Hyde Park Winter Wonderland

30th November 2016

Last year I decided not to travel to London for Hyde Park Winter Wonderland despite the presence of a new family coaster. Though tempting, it was impossible to justify paying the roughly three hundred euro it'd have cost me for two sets of flights and train tickets when I could ride the major coaster for considerably less money on the continent. I'd have passed on the event this year too but for a business meeting in Croydon, which I decided to link with an overnight hotel and tickets for The Book of Mormon. (Readers who have yet to see the show are encouraged to buy tickets; it's excellent).

The Southern Rail service from Croydon was running on schedule, despite all expectations, and I duly arrived into London Victoria shortly after half past five. Megan was waiting in the lobby of our hotel, and having dropped bags we walked briskly across to the fairground. Our first stop ended up being at the indoor Ice Mountain coaster, which this year featured the Mellors Group spinning mouse instead of the Matthews & White unit that I rode back in 2014. My trip report from that day made fun of the fact that building interior looked utterly plain when compared to the impressive exterior, but in the intervening years a lot of improvements have been made. The experience is still that of a cookie cutter attraction that feels overpriced at £6, but it was doing a good trade tonight, indicating that the owners are doing something right.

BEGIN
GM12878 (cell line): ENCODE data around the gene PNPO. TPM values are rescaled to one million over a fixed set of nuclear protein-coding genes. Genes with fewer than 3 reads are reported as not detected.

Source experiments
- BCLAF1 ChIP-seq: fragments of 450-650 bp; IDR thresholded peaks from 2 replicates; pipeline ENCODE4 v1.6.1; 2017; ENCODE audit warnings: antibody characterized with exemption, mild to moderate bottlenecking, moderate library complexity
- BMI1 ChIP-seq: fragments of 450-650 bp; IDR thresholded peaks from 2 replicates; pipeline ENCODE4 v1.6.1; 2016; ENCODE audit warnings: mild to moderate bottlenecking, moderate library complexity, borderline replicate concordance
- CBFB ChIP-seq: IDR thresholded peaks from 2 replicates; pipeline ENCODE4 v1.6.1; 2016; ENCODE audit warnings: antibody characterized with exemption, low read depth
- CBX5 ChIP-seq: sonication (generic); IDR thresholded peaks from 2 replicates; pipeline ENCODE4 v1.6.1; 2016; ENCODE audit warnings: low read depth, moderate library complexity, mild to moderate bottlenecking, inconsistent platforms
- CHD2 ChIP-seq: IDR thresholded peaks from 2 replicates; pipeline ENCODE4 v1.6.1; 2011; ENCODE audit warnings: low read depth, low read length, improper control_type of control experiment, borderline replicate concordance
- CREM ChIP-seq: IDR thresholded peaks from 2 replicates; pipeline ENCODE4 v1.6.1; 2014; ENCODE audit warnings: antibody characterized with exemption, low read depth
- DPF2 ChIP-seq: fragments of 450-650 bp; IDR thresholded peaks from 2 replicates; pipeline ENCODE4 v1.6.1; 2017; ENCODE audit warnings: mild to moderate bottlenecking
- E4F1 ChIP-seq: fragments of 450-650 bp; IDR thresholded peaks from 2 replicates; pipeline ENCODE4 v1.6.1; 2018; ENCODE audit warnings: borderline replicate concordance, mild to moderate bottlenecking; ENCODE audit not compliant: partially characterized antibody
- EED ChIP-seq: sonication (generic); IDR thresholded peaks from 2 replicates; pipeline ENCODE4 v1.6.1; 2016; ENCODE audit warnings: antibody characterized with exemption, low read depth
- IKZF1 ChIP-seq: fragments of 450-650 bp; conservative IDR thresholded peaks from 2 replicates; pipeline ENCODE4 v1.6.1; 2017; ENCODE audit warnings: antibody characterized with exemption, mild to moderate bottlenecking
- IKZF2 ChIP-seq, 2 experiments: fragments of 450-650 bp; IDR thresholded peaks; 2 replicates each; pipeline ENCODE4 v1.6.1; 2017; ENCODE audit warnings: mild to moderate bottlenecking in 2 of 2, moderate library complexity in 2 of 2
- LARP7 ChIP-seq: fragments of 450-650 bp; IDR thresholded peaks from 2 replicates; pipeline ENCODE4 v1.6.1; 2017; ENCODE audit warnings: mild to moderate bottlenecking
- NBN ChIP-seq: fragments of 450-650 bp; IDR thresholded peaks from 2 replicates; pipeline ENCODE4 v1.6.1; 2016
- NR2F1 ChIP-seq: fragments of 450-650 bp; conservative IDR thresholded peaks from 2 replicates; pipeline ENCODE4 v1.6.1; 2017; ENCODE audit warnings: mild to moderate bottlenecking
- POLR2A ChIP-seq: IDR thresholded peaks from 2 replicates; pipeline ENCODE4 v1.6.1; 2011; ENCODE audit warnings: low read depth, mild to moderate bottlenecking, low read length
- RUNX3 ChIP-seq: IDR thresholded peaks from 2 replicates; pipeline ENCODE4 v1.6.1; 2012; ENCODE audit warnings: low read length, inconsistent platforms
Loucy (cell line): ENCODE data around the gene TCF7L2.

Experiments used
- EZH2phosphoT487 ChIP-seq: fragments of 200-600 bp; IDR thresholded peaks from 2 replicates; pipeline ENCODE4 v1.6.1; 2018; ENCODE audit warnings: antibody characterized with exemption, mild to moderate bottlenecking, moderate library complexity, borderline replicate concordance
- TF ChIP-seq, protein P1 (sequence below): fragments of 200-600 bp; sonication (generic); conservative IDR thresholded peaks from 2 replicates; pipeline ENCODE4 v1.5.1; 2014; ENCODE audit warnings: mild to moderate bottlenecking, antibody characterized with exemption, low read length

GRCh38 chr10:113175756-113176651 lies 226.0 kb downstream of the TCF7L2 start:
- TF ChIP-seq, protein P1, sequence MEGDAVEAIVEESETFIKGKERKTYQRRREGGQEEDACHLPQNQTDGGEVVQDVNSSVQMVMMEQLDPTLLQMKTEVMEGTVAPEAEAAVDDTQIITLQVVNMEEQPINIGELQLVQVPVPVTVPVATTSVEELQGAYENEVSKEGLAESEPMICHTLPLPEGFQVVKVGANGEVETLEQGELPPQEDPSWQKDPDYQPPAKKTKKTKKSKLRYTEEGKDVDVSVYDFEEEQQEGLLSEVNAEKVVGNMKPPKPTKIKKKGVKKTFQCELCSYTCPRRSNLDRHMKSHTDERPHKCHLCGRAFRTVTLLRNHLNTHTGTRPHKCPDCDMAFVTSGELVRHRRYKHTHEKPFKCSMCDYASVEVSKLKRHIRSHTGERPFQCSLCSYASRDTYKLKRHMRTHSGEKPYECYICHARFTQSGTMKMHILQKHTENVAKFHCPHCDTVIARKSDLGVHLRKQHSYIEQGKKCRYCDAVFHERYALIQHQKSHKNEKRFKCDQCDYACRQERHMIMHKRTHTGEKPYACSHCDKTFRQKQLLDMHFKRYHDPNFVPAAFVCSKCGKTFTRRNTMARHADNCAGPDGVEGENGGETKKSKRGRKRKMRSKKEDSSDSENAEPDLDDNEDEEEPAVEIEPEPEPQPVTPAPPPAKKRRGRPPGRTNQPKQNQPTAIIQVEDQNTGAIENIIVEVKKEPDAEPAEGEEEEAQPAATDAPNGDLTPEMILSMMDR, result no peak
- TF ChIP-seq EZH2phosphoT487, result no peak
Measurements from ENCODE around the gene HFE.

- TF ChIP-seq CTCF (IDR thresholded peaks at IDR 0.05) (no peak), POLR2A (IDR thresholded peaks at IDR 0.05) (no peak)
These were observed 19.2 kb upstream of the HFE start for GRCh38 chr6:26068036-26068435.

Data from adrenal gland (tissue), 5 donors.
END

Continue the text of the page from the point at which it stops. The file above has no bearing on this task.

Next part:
With that done we cast shame aside and took the front seats of Racing Coaster (Manning) (#2312), a SBF Rides F1 Vortex Coaster. The layout was new to us, as we'd been unable to ride the only other version we'd seen up close back in May. The experience was unsurprisingly forceless, but the tracking was smooth, making a nice change when compared against the other rides from the same manufacturer. The operator seemed entertained by the fact that his only two customers were old enough to know better, perhaps explaining why he sent us round for ten laps.

The real draw was always going to be Olympia Looping, making its English premiere after twenty-seven years of touring around Europe. Only a single five car train was in use tonight, but despite that the usual German efficiency was very much in evidence, with just twenty seconds passing between arrival and dispatch. We took our favourite seat in the back row, from where we were treated to a thrilling and enjoyable ride. We followed it with Wilde Maus XXL, and though our ride was okay it's worth noting that trim brakes were in use, rendering the experience far less thrilling than it had been in Nürnberg.

Olympia Looping